I don’t think the apostles pawned off the menial work to lesser folks, rather they saw how great a need both serving the poor and needy and preaching the word of God was in the life of the Church. Over 200 years later, when others began to hear about Sylvester granting his deacons the right to wear the dalmatic, one writer, not without a touch of irony wrote, “Today, the deacons vest like bishops.” 
Serving the most vulnerable in the community isn’t the least important work that ordained people do, it is perhaps the most important work. It is foundational to everything that ordained people do, so much so that you can’t be a priest or a bishop without first being ordained deacon. A large portion of my time – roughly one-third – is spent doing diaconal work, but there is so much more of this work that I don’t have time for because of my ministry at the altar and the pulpit. The “signs and wonders” a deacon is called to do are so important that we only choose those of good standing, full of the Spirit and of wisdom.
The deacon isn’t just ordained to do a specific type of work. The late Deacon William Donovan writes,
“By virtue of sacramental ordination, the deacon acts in the name of the whole Church and of Christ, and raises the meaning of service to an efficacious sign of grace. … The deacon is not someone who performs sacramental signs; the deacon is a sacramental sign of Christ the Servant. … In living out this commitment in such a public, consecrated and permanent way, the deacon stands forth as a sacramental witness that the kingdom of God, made visible in Jesus Christ, has arrived”.
Lynda and Isaac, when Bishop Field lays his hands on your head in a moment, you will be changed, and from this day forward, you will represent Christ the Servant to both the Church and the world. You will be called upon to live out this commitment in both word and deed. There will be times when you will feel woefully inadequate and even unworthy, and you’ll often be tempted by the Evil One to ignore the diaconal sacramental character that will be imprinted upon you this day and conveniently forget that you represent Christ the Servant in our midst. I can tell you from experience, at times, this simple white piece of cloth around your neck will feel like a chain that is holding you back from whatever it is that you’d rather be doing.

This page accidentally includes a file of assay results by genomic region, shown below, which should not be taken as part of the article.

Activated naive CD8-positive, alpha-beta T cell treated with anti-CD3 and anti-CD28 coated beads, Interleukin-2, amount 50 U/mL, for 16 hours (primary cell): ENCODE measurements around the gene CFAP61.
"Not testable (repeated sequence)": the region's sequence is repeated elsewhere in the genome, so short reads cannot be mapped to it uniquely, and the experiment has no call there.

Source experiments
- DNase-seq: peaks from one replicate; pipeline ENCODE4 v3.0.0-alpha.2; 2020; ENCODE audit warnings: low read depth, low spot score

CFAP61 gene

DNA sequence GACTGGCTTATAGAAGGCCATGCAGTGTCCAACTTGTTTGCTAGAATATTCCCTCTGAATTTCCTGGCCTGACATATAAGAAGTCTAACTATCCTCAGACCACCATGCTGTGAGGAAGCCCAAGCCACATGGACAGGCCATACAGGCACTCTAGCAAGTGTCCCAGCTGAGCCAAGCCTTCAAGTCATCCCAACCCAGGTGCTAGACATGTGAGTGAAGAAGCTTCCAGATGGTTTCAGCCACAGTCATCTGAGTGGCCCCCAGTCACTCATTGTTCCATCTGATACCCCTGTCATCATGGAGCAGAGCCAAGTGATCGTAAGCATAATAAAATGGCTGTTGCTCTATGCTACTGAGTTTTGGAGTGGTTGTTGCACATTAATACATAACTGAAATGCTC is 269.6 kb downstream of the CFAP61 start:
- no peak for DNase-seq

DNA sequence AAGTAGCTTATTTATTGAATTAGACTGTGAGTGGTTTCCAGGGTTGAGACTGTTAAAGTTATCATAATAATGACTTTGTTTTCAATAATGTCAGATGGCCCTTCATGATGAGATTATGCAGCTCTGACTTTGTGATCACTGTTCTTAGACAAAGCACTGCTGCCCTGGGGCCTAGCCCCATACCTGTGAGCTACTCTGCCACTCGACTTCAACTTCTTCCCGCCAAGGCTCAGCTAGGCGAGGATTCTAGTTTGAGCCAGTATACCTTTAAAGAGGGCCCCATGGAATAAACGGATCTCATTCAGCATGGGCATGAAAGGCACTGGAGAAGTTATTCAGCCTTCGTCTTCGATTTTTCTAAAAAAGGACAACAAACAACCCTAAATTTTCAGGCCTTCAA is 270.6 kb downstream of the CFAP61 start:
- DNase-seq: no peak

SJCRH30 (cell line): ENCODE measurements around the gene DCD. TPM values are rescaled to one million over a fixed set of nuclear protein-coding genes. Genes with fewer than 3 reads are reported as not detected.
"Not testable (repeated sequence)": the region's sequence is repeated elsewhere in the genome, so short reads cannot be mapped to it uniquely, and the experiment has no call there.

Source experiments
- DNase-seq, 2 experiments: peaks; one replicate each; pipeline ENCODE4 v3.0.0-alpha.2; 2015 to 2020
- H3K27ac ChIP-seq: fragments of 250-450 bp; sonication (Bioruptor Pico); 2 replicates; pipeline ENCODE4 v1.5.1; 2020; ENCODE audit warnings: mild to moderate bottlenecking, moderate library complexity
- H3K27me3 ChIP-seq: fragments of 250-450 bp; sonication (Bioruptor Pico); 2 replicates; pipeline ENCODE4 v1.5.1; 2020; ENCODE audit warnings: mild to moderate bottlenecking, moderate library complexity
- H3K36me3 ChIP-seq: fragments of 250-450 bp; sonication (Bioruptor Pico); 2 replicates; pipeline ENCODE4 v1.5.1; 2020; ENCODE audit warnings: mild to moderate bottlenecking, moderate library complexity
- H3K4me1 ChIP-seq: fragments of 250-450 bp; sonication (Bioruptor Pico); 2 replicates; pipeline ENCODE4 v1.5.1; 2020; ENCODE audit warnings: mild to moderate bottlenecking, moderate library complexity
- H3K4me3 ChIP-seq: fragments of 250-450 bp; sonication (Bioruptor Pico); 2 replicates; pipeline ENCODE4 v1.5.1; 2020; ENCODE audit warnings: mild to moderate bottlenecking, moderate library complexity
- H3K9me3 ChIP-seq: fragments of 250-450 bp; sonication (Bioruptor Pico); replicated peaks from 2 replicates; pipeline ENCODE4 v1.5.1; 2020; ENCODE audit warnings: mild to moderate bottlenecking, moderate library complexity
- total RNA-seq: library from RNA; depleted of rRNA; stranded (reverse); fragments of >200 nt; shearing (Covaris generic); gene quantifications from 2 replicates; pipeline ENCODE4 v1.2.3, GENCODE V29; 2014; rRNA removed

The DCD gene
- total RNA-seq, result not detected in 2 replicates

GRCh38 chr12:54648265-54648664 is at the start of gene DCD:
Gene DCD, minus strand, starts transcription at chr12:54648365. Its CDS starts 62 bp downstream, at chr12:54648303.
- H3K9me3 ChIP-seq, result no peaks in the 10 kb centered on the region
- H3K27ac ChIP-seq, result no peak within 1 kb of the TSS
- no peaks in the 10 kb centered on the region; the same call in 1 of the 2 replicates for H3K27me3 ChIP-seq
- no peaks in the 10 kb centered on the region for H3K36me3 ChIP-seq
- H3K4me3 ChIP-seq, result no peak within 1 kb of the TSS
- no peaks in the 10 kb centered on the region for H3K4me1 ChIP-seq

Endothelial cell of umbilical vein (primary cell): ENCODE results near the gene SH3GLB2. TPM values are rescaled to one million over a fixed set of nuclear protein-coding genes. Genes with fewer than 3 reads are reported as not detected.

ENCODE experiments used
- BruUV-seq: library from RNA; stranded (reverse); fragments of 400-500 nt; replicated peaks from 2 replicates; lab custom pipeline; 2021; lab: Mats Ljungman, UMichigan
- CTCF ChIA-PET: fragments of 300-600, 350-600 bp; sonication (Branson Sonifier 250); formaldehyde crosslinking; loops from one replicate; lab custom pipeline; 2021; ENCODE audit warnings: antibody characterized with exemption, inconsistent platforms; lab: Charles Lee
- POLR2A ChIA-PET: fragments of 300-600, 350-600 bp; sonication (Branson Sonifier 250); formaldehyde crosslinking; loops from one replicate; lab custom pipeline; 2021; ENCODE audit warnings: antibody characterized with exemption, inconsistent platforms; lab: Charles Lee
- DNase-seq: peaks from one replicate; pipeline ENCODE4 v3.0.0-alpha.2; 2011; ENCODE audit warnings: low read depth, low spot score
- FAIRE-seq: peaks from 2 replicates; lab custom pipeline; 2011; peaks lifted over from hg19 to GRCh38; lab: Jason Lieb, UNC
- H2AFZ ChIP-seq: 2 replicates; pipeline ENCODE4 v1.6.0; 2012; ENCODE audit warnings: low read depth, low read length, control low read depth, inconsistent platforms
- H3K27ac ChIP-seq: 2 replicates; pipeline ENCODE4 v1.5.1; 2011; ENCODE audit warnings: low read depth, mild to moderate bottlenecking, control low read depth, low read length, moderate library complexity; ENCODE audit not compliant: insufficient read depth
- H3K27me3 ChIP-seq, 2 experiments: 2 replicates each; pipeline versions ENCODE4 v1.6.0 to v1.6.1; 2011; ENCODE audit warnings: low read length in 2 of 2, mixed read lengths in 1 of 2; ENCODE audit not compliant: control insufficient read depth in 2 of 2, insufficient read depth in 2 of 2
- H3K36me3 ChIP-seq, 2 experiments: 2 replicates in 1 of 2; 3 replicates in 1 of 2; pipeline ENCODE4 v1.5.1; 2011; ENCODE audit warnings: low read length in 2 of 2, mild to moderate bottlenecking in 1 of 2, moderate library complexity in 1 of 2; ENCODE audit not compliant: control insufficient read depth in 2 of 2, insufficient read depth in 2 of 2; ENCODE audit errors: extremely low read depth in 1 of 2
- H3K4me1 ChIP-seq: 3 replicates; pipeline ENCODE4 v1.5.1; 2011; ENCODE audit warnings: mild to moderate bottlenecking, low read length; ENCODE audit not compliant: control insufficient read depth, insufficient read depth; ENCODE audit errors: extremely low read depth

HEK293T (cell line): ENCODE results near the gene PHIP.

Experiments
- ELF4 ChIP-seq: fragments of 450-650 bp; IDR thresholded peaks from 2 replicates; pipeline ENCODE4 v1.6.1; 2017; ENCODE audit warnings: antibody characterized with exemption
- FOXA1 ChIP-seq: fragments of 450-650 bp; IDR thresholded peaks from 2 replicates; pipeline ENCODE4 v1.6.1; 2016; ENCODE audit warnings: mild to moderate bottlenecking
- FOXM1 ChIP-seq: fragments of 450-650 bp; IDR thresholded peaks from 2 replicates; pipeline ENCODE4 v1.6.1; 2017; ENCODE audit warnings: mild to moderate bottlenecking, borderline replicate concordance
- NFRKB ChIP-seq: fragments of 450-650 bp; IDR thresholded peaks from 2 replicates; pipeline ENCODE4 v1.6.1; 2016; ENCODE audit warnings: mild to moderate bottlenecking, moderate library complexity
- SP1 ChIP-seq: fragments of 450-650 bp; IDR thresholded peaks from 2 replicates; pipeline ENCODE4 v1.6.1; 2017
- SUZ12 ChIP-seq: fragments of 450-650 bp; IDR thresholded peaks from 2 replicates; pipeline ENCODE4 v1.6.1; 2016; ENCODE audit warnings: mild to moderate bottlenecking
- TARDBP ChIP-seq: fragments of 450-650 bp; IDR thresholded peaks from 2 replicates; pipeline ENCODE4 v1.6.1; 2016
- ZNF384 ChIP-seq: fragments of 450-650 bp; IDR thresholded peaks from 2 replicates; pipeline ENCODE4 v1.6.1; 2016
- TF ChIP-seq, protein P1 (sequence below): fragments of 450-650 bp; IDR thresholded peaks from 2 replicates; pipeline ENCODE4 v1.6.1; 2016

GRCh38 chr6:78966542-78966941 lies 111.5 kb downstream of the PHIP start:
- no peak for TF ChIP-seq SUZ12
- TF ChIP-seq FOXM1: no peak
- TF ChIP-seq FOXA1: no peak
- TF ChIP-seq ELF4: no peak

The only way you can possibly begin to do the work you’ve been called to do – to be who God made you to be as a deacon – is to be faithful to the vows you are about to make. Be faithful in prayer, and in the reading and study of the Holy Scriptures, even when you don’t want to. Pray the Daily Office every day unless you’re prevented for good reason. Do your best to pattern your life in accordance with the teachings of Christ. In all things, seek not your glory, but the glory of the Lord Christ. Look for Christ in all others, and be ready to help and serve those in need.
In a moment, when you are vested according to the order of deacons, your loved ones will help you put on a dalmatic. In the older rites, the bishop would be the one to vest you with this garment, saying, “May the Lord clothe you with the garment of salvation, the vestment of joy. May you always be surrounded with the dalmatic of righteousness forever". Wear this vestment of joy again and again, not for your glory, but for the glory of your Lord, being ever ready to help and serve those in need. Amen.
 Acts 6:8.
 William Donovan, The Sacrament of Service, Alt Publishing as quoted in https://www.deaconharold.com/wp-content/uploads/2020/01/%E2%80%98Munera%E2%80%99-of-Deacons-Deacon-Digest.pdf, accessed November 14, 2020.
The sermons preached at High Mass at St. Mary's Episcopal Church, Kansas City, are posted here!